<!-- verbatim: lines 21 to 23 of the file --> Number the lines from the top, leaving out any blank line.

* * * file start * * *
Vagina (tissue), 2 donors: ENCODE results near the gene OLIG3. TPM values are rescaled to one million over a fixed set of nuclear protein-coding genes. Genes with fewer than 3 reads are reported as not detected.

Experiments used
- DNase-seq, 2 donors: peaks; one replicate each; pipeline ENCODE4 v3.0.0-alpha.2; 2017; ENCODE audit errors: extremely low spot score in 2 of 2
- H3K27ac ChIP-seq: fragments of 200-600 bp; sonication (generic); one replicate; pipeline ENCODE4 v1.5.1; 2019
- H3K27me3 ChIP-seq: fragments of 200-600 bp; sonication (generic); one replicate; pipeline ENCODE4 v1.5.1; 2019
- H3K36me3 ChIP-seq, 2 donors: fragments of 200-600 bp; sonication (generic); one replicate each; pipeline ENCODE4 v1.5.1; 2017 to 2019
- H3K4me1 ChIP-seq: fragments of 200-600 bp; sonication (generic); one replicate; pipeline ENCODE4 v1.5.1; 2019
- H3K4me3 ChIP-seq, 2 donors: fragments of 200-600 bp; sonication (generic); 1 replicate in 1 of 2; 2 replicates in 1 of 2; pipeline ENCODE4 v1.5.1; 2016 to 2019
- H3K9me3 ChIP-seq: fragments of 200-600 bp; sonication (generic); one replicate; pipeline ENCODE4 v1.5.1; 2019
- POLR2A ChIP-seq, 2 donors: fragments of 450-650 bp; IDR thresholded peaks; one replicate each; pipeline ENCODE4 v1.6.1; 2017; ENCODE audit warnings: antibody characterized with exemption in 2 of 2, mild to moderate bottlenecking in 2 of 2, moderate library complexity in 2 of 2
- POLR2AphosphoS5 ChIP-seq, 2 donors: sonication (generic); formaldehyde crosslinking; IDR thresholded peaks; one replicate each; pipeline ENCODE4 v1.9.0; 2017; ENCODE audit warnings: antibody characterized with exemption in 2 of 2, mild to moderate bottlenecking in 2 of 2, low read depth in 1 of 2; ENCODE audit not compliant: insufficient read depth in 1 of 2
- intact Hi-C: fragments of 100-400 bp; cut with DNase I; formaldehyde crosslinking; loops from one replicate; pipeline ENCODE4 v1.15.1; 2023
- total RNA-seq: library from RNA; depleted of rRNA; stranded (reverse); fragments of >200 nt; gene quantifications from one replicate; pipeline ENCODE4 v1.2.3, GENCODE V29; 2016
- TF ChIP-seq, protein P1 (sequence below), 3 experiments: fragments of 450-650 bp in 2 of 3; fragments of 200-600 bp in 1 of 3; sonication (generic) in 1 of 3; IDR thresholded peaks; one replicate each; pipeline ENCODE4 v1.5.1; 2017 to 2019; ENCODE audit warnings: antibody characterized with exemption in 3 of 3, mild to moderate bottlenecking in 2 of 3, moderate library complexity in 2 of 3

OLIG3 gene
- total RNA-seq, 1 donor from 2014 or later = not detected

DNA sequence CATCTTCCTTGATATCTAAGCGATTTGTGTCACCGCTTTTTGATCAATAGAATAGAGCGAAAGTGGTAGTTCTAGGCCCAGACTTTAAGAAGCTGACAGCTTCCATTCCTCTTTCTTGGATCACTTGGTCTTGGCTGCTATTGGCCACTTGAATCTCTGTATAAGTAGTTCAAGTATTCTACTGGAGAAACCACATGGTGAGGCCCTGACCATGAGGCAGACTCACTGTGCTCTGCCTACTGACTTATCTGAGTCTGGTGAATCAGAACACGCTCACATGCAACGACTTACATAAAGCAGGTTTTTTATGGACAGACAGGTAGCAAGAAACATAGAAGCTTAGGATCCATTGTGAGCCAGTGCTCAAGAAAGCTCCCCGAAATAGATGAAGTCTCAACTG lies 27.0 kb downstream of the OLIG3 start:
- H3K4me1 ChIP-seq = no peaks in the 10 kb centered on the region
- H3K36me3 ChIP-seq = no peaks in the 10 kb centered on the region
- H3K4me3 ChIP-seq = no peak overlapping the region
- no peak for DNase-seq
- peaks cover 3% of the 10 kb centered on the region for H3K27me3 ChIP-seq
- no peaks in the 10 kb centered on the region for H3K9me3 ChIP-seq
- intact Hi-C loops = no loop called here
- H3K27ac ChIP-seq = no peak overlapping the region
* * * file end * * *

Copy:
- no peak for DNase-seq
- peaks cover 3% of the 10 kb centered on the region for H3K27me3 ChIP-seq
- no peaks in the 10 kb centered on the region for H3K9me3 ChIP-seq